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We're all criminals here

Today in the car I was mulling over this little paradox:

I am on the board of directors for a nonprofit that provides services and resources to ex-offenders. Yeah, guys (well, mostly guys) who have served their time and been put out on the sidewalk without so much as bus fare. Go thou without a cent in your pocket and sin no more. Basically, we start working with eligible (meaning nonviolent) offenders while they're still incarcerated. They come to us--we make it known that we're willing to work with anyone who wants to learn. We help them with any number of things--how to find a place to live, how to put together a resume, who to apply to for work. If you want to see how it works, try to catch the documentary Hard Road Home about a similar operation in NYC.

Anyway . . . I was thinking about these guys, who want to figure out a life that doesn't involve dealing or breaking and entering. They're not proud of their past. They want to change, but it's really, really hard, especially when they're surrounded by all their old friends who still do the same old things. And then I thought of someone else, someone who is about as far away from that desperate life as you can get. I remembered when this woman (who liked to paint herself as a former "punk rocker" and used to post in a forum I frequent) was proudly recounting an occasion when she and her roommates, disgruntled with their landlord for some reason, destroyed their rental place. She described how they gouged the wood floors and super-glued all the locks in the doors and otherwise trashed the place. I can't remember the particulars now (some of you old Pancakes may, and if you do, feel free to elaborate or correct, and yes, I'm talking about who you think I'm talking about). I remember being utterly repulsed by her--not because of what she did those years ago as a younger woman, but because she was still proud of it. She thought it made her a badass. This privileged young woman somehow felt entitled to do what she did, and was STILL pleased with herself about it years later when she was older and should have known better.

Today people ask me why I want to help law-breakers instead of law-abiding citizens in need. Well, first, I think most of these folks should never have been incarcerated in the first place, because I think we should legalize most, if not all, drugs. But put that aside. This woman who is still so clueless and unrepentant never got in trouble for what she did. On the other hand, you have these guys who got in trouble for what they did under much more desperate circumstances. They don't glorify it. They'd rather figure out another way, but they have never had anyone around who wanted to share the most basic knowledge about the mundane transactions that make up daily life in the society they've never been a part of. A lot of them won't make it, because it's incredibly hard. But they don't have any illusions about who they are and why they do what they do.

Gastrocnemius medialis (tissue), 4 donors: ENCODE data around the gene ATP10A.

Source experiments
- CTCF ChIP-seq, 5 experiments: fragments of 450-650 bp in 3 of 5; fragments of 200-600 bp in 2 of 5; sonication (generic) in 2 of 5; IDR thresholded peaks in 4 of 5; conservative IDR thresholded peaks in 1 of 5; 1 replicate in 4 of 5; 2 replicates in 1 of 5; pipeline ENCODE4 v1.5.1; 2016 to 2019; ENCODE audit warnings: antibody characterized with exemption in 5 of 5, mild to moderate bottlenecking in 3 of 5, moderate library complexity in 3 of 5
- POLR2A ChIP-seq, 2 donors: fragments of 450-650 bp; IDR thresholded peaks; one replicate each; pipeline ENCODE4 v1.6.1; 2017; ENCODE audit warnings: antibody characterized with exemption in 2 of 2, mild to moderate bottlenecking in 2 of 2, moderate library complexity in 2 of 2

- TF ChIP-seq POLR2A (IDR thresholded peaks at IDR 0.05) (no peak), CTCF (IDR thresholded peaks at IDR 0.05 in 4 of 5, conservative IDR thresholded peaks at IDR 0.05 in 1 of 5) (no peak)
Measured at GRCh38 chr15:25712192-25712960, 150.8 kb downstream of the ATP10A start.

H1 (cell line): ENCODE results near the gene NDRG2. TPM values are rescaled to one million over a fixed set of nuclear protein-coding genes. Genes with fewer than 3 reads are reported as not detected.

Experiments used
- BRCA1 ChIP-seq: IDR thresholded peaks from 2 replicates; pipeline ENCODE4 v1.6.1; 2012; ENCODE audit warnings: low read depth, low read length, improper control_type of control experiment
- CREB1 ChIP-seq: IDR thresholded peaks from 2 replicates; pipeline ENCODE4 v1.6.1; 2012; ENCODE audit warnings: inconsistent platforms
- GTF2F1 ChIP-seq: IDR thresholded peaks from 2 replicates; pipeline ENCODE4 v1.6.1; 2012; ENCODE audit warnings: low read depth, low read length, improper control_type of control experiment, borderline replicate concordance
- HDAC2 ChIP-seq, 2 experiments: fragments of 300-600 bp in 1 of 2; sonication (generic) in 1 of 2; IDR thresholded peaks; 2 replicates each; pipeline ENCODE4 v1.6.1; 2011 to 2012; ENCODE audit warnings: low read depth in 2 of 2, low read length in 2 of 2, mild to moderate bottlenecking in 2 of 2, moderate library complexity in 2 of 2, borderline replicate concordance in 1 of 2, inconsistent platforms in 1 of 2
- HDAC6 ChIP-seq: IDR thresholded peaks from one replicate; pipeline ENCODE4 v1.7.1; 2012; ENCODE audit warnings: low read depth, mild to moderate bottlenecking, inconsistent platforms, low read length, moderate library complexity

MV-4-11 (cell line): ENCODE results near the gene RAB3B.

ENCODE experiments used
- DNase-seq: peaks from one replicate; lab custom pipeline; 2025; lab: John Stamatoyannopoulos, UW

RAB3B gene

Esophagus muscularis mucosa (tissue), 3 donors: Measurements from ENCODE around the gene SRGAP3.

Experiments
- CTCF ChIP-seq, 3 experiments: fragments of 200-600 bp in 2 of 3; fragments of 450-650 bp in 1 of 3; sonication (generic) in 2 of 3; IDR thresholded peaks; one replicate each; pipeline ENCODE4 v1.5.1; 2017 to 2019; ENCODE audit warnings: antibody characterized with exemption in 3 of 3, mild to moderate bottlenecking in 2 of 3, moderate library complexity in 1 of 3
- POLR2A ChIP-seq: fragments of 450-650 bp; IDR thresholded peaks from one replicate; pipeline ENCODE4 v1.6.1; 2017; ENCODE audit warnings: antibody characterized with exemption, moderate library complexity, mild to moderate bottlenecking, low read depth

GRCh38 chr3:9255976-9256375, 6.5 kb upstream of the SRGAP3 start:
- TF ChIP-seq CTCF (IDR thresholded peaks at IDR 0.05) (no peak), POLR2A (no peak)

I find them admirable. I think they're brave. I can't think of people I would rather help. And somewhere an upper-middle-class white woman is still patting herself on the back for doing something destructive and spiteful that could have landed her in jail. Because she was soooooo punk.

Comments

( 4 comments — Leave a comment )
writebrain
Apr. 16th, 2008 11:08 am (UTC)
Wow. Good analysis.

I'd forgotten about that story until you mentioned it. But I remember it being pretty stupid too. Don't remember any other details about it.
ucakid
Apr. 16th, 2008 05:45 pm (UTC)
I don't know what you mean since I'm not a flapjack but I wish I worked with you. I have all this energy and experience to give helping people get a leg up and I feel I have little outlet...interviewing, how to say things, etc.

I think that woman is a dolt.
eme_kah
Apr. 16th, 2008 08:47 pm (UTC)
Change is so incredibly difficult, especially when you're talking about changing your own behavior. And self-loathing makes it that much harder.
(Anonymous)
Apr. 16th, 2008 09:02 pm (UTC)
Interested in your work
We've been working with re-entry programs here in VA -- trying to work with soon-to-be ex-cons to get them basic documents, lodging, restore relations with families and children and look at some of the institutional issues that further disadvantage people trying to turn their lives around. It seems to me that you are really helping those in the greatest need. I'm proud of you.

Bubs
( 4 comments — Leave a comment )